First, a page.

The security conference LayerOne 2018 took place this past weekend in Pasadena, California. A schedule conflict meant most of our crew was at Hackaday Belgrade but I went to LayerOne to check it out as a first-time attendee. It was a weekend full of deciphering an enigmatic badge, hands-on learning about physical security, admiring impressive demos, and building a crappy robot.
HELLO CONFERENCE BADGE
Immediately upon checking in to the conference, attendees were handed a populated circuit board, a battery, then herded onward so other people can get checked in. This is sheer luxury compared to tales of years past, when attendees were given a blank PCB and a bag of parts. “What does the badge do?” is part of the fun here and served as an excellent icebreaker for us to talk to each other and compare notes. Several previous LayerOne badges were documented on Hackaday.io, but not this one. (Yet?)
The ESP32-WROOM-32 on top tells us it is a networked device. There were only four LEDs on the board, but there is a speaker & microphone module telling us the badge is an aural showcase and not a visual one. There are five controls for human fingers. Three were fairly straightforward: power switch plus “BOOT” and “RESET” buttons. They were accompanied by a button labelled “DO NOT PRESS” (yeah, right) and a button labelled with our first hint: “MR MEESEKS”
Since this is a security conference, some attendees decided a mystery networked device with audio recording capabilities is not something they wanted to wear around their neck. Their badge hack to create a 100% secure IoT device is to not install the battery at all: a 18650 cell that proudly wore its eyebrow-raising name “UltraFire”.
Most of us who chose to install our battery were rewarded with illuminated LEDs. Some were then followed by an audio clip of “I’m Mr. Meeseeks, Look at me!” This announcement would randomly punctuate conference proceedings for the entire weekend.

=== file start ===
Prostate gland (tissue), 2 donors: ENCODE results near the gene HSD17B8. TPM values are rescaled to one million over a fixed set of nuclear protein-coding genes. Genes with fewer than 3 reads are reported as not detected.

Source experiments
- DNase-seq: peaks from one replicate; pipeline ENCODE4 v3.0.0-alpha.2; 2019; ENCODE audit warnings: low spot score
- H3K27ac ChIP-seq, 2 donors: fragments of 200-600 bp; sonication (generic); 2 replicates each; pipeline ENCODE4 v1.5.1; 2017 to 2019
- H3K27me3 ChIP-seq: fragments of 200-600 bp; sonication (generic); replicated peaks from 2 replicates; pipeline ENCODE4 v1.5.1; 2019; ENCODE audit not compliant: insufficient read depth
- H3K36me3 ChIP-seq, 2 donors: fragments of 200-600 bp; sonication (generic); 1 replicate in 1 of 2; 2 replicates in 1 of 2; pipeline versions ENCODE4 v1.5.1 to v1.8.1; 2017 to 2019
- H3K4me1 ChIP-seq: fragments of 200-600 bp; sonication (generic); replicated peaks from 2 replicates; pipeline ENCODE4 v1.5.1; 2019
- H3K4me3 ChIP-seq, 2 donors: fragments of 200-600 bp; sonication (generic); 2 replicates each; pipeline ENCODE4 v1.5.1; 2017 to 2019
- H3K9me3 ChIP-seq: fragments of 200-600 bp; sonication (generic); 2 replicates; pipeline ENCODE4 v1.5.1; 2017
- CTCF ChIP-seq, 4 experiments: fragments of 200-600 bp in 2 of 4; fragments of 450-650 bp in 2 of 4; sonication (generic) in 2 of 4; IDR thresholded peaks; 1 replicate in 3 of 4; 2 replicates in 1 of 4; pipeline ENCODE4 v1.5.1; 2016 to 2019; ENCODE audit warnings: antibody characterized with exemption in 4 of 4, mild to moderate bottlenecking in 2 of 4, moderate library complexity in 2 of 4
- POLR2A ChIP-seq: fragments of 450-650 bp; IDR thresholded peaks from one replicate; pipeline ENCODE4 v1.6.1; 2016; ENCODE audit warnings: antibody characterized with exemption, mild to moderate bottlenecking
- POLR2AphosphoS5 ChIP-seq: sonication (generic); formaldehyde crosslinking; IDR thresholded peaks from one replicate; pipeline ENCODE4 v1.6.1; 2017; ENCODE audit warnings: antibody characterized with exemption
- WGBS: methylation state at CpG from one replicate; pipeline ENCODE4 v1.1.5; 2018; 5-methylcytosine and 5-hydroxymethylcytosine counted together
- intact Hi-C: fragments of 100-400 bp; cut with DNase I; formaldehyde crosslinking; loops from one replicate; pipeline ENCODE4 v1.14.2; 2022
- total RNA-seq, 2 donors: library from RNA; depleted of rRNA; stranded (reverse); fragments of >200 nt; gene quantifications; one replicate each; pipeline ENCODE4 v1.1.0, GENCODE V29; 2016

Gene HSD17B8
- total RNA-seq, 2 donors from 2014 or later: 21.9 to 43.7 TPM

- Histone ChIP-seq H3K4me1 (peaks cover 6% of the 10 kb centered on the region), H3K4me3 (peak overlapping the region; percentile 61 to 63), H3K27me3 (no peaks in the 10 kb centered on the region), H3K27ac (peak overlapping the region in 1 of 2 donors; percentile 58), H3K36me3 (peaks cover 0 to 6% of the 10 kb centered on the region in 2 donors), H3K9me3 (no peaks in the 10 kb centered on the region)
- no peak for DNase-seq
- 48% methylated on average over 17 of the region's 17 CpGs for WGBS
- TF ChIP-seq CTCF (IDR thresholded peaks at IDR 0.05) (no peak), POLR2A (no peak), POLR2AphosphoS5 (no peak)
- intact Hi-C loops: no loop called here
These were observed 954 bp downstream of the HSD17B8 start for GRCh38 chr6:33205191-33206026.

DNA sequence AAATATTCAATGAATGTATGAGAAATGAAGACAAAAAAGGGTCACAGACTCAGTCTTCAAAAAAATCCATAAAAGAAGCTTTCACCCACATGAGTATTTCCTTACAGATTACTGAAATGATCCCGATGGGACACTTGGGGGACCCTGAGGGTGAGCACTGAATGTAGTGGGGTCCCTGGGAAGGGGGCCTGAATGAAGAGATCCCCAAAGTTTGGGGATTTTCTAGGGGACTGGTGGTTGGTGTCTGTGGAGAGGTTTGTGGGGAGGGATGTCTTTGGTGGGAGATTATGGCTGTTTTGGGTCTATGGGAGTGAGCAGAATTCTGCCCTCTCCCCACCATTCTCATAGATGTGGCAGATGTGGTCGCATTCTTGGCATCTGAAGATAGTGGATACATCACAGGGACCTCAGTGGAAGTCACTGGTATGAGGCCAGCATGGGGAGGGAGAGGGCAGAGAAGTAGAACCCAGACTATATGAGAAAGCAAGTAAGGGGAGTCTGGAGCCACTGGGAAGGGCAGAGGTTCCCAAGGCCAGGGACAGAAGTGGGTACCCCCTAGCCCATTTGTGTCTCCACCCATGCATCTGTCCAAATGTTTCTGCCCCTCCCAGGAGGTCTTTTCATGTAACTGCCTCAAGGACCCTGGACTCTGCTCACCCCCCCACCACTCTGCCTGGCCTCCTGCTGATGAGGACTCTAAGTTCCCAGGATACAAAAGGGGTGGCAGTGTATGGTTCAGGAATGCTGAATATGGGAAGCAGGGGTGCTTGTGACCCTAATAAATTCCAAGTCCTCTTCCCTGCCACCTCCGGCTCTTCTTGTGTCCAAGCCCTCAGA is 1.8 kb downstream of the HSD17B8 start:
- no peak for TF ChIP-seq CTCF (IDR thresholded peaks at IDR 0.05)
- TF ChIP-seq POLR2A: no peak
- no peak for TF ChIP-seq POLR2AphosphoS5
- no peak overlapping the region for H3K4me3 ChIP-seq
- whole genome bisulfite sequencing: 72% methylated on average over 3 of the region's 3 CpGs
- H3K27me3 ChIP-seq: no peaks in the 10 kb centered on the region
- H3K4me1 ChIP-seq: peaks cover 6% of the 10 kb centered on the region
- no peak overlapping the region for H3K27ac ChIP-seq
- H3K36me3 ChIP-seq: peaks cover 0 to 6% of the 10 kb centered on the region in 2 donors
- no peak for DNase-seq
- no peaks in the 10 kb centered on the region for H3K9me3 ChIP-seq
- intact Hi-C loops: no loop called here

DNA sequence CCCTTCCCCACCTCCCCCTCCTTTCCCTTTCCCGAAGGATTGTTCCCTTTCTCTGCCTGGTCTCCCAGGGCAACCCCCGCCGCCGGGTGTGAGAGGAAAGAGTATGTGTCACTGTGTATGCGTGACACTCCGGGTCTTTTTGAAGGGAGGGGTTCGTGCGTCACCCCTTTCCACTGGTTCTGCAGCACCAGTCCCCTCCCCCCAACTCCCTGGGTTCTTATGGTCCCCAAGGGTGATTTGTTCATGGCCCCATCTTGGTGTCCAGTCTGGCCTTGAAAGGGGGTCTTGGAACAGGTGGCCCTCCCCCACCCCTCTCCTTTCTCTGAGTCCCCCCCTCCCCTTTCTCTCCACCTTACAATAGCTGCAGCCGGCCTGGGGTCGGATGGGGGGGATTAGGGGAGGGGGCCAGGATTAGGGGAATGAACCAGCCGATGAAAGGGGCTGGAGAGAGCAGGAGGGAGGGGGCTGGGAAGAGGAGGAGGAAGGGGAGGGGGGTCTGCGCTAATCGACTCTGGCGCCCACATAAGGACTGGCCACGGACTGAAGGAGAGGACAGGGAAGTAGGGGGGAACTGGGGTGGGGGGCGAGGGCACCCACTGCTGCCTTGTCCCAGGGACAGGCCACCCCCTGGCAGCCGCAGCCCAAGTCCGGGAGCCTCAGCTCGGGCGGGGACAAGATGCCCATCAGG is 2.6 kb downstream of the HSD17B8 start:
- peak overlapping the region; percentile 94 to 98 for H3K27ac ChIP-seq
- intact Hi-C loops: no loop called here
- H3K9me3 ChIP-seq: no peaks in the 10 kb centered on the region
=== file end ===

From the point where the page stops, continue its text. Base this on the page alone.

Those who wanted to dive into the badge headed straight to the Hardware Hacking Village, but there were many other parts to the conference. The largest room was dedicated to security talks given throughout the weekend as well as the Saturday night dinner and game night. One room ran the conference capture-the-flag competition. There was a room dedicated to IoT devices, and a “chill-out” room with games where people could take a break from all of the above. Sadly, I could only be in one place at a time so I chose to check out the lock-picking village.
We were musing upon the relative paucity of education with respect to the fundamentals of electronic circuitry with discrete semiconductors, so we thought we’d do something about it. So far we’ve taken a look at the basics of transistor biasing through the common emitter amplifier, then introduced a less common configuration, the common base amplifier. There…
From Elliot Williams on the Hackaday blog:
Good morning Hackaday universe! Hackaday Belgrade 2018 has just started, and we’re knee-deep in sharing, explaining, and generally celebrating our craft. But just because you’re not here doesn’t mean that you shouldn’t take part
Watch 2018 Hackaday Belgrade Conference on YouTube:
The tagline of Bay Area Maker Faire is “Inspire the Future” and there was plenty of inspiration for our future generation. We have exhibits encouraging children to get hands-on making projects to call their own, and we have many schools exhibiting their student projects telling stories of what they’ve done. 357 more words